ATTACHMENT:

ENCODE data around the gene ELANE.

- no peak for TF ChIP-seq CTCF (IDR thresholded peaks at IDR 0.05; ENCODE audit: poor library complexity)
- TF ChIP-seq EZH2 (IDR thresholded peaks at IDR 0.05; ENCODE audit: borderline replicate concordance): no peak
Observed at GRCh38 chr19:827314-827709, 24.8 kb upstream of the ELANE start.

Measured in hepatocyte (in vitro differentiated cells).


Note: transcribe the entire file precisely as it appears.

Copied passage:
ENCODE data around the gene ELANE.

- no peak for TF ChIP-seq CTCF (IDR thresholded peaks at IDR 0.05; ENCODE audit: poor library complexity)
- TF ChIP-seq EZH2 (IDR thresholded peaks at IDR 0.05; ENCODE audit: borderline replicate concordance): no peak
Observed at GRCh38 chr19:827314-827709, 24.8 kb upstream of the ELANE start.

Measured in hepatocyte (in vitro differentiated cells).